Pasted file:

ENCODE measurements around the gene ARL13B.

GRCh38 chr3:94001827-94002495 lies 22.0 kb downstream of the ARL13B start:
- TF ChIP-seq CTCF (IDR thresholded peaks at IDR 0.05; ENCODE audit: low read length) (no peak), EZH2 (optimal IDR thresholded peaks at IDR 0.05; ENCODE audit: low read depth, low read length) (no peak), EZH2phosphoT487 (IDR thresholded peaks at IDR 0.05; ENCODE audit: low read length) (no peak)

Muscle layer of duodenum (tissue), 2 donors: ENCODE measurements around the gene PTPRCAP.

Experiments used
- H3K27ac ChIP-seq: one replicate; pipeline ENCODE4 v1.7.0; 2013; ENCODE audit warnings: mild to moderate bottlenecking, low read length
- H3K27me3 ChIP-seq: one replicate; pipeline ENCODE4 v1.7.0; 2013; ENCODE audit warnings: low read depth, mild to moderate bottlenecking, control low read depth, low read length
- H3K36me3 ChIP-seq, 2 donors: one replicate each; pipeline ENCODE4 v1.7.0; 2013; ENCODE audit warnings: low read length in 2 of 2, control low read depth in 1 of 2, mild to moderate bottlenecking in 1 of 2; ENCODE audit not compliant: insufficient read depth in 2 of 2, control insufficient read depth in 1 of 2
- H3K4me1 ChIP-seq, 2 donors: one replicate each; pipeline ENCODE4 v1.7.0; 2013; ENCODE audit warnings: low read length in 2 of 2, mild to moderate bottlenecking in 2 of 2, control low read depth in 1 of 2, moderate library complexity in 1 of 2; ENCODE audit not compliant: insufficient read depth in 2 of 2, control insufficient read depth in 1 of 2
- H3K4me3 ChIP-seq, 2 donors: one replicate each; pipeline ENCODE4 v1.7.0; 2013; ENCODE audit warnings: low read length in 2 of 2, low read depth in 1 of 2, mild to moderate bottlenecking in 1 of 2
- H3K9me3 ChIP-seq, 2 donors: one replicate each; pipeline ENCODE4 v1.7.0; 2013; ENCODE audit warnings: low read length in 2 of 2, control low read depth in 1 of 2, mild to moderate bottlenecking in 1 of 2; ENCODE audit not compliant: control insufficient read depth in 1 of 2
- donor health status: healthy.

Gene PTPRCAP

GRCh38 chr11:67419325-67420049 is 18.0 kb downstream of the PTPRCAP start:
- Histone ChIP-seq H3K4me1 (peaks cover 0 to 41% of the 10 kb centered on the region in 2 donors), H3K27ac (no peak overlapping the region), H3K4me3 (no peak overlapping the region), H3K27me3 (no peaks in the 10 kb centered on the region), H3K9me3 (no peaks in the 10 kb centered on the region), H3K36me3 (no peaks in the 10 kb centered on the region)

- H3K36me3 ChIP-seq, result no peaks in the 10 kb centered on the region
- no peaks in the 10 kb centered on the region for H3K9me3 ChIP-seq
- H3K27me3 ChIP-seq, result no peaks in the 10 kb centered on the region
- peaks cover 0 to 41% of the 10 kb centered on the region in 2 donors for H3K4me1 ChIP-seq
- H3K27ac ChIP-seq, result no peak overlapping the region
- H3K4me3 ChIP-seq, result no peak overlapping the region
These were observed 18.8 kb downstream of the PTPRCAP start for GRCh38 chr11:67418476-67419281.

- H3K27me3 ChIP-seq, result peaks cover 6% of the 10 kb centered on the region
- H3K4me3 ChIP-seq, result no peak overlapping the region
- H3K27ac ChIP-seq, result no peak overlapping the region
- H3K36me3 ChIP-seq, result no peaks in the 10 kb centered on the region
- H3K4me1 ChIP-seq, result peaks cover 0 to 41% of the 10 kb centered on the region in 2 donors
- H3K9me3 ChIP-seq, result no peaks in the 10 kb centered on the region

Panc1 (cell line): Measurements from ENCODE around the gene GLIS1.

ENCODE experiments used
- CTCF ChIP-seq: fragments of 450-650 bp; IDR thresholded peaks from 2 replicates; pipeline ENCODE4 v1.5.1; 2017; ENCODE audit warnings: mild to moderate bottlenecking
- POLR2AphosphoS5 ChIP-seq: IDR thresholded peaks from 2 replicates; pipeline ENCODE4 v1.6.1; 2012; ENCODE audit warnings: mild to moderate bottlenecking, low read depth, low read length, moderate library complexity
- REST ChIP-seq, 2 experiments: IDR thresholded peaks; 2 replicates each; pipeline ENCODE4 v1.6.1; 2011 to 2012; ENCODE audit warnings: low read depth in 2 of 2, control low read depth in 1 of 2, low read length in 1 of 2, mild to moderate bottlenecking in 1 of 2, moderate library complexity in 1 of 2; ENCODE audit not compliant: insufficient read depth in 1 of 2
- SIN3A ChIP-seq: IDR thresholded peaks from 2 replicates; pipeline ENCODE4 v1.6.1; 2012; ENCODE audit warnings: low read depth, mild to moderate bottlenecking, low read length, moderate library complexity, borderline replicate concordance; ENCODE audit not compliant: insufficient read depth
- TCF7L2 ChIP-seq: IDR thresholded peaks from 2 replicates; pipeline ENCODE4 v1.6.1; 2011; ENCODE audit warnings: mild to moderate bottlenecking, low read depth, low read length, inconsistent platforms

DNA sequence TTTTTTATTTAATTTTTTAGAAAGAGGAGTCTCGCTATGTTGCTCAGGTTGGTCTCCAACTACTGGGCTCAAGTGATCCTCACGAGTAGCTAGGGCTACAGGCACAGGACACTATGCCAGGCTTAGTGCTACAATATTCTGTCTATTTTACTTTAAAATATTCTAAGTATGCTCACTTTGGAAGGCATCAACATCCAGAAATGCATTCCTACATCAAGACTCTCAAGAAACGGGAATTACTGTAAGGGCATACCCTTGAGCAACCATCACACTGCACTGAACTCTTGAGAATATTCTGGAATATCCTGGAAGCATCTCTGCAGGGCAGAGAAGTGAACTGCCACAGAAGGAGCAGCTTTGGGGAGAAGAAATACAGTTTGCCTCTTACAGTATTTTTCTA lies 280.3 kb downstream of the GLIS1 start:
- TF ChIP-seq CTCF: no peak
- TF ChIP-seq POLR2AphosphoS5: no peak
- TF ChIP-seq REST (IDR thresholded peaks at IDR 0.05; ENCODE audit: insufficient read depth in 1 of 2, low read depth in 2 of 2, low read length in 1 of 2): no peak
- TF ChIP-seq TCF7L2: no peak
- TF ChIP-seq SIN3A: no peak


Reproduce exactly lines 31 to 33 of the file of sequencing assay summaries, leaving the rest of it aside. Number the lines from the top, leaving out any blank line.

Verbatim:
- CTCF ChIP-seq: fragments of 450-650 bp; IDR thresholded peaks from 2 replicates; pipeline ENCODE4 v1.5.1; 2017; ENCODE audit warnings: mild to moderate bottlenecking
- POLR2AphosphoS5 ChIP-seq: IDR thresholded peaks from 2 replicates; pipeline ENCODE4 v1.6.1; 2012; ENCODE audit warnings: mild to moderate bottlenecking, low read depth, low read length, moderate library complexity
- REST ChIP-seq, 2 experiments: IDR thresholded peaks; 2 replicates each; pipeline ENCODE4 v1.6.1; 2011 to 2012; ENCODE audit warnings: low read depth in 2 of 2, control low read depth in 1 of 2, low read length in 1 of 2, mild to moderate bottlenecking in 1 of 2, moderate library complexity in 1 of 2; ENCODE audit not compliant: insufficient read depth in 1 of 2